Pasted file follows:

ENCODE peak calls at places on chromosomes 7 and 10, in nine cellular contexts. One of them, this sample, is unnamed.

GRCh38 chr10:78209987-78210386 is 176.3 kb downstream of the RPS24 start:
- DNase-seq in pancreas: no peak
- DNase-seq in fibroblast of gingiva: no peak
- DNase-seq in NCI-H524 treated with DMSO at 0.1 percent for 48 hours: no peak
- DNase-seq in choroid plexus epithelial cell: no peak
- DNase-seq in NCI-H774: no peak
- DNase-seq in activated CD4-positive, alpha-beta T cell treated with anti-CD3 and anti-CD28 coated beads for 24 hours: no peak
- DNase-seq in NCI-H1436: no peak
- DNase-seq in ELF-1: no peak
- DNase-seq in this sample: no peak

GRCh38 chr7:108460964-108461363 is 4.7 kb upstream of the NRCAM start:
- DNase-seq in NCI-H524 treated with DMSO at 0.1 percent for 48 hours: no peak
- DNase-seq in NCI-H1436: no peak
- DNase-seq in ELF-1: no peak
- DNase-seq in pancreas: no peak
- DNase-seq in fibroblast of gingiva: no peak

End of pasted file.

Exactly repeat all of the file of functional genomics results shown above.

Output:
ENCODE peak calls at places on chromosomes 7 and 10, in nine cellular contexts. One of them, this sample, is unnamed.

GRCh38 chr10:78209987-78210386 is 176.3 kb downstream of the RPS24 start:
- DNase-seq in pancreas: no peak
- DNase-seq in fibroblast of gingiva: no peak
- DNase-seq in NCI-H524 treated with DMSO at 0.1 percent for 48 hours: no peak
- DNase-seq in choroid plexus epithelial cell: no peak
- DNase-seq in NCI-H774: no peak
- DNase-seq in activated CD4-positive, alpha-beta T cell treated with anti-CD3 and anti-CD28 coated beads for 24 hours: no peak
- DNase-seq in NCI-H1436: no peak
- DNase-seq in ELF-1: no peak
- DNase-seq in this sample: no peak

GRCh38 chr7:108460964-108461363 is 4.7 kb upstream of the NRCAM start:
- DNase-seq in NCI-H524 treated with DMSO at 0.1 percent for 48 hours: no peak
- DNase-seq in NCI-H1436: no peak
- DNase-seq in ELF-1: no peak
- DNase-seq in pancreas: no peak
- DNase-seq in fibroblast of gingiva: no peak